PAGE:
Turkey nears landmark LNG loan in shift from Russian natural gas

Turkey and Deutsche Bank AG are in the final stages of talks for a pioneering 1 billion-euro ($1.1 billion) loan to finance liquefied natural gas purchases that will reduce the country’s reliance on Russian imports.

Boru Hatlari ile Petrol Tasima AS, the state-owned pipeline operator known as Botas, will use the money to buy LNG from U.S. producers and from traders in Europe, according to people with direct knowledge of the matter. The transaction marks the company’s first loan for LNG imports and paves the way for similar deals that will allow Botas to diversify supplies currently dominated by Russia and Iran.

The expected signing of the deal within weeks comes at a crucial time for the Turkish company, which has been hit by rising gas prices. The government pumped more cash into Botas during the first quarter than it did in the whole of 2021 to keep it running. The company was also the biggest recipient of the central bank’s $18 billion of currency sales for state companies over the past five months, adding to pressure on Turkey’s foreign reserves.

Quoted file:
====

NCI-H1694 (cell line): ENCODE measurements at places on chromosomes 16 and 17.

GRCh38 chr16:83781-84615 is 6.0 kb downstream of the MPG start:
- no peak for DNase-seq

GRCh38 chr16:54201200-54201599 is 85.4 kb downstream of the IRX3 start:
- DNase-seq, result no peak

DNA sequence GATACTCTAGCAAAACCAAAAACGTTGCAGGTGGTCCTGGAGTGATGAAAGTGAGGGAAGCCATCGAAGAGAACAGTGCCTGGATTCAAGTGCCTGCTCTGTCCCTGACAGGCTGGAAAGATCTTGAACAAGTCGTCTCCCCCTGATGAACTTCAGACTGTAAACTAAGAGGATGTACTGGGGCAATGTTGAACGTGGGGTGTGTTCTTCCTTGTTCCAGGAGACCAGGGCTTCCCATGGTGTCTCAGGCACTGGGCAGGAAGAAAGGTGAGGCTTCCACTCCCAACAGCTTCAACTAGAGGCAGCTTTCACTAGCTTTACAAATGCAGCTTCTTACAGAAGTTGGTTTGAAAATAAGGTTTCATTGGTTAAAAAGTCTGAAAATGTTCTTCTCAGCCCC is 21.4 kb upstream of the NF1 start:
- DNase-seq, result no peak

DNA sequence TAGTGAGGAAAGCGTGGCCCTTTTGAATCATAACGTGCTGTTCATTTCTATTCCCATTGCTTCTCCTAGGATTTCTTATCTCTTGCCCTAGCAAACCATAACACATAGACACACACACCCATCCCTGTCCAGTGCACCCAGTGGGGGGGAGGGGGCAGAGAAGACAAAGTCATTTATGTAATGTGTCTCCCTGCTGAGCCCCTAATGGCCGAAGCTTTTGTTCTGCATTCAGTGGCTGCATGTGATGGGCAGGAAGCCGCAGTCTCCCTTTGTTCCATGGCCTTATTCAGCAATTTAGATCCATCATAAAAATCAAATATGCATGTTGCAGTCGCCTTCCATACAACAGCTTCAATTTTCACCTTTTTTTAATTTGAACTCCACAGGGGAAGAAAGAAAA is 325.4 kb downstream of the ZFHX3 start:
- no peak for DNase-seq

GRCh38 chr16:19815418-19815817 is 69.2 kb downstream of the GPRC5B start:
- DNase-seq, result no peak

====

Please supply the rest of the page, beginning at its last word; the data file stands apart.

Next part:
The loan guaranteed by Turkey’s Treasury and Finance Ministry is expected to have a maturity of as long as five years and can be doubled in size, said the people, who asked not to be identified because the talks are confidential. At current LNG prices, the funding could fetch about 1 billion cubic meters of gas, a fraction of Turkey’s consumption of more than 61 billion cubic meters last year.

Deutsche Bank, Botas and the Treasury declined to comment.

Balancing Act

Finance deals backed by Western financial institutions would help Turkey fund costlier LNG purchases while reducing reliance on imports from Russia, which meets more than half of Turkey’s gas needs. The government in Ankara has walked a fine line since Russia’s invasion of Ukraine, continuing to supply military drones to Ukraine while refraining from joining sanctions targeting Moscow.

But Botas is finding it difficult to pass the rising costs on to consumers as authorities are desperate to curb inflation at a 20-year high before a crucial election year. Botas said it’s selling gas to domestic consumers at 30% of the cost.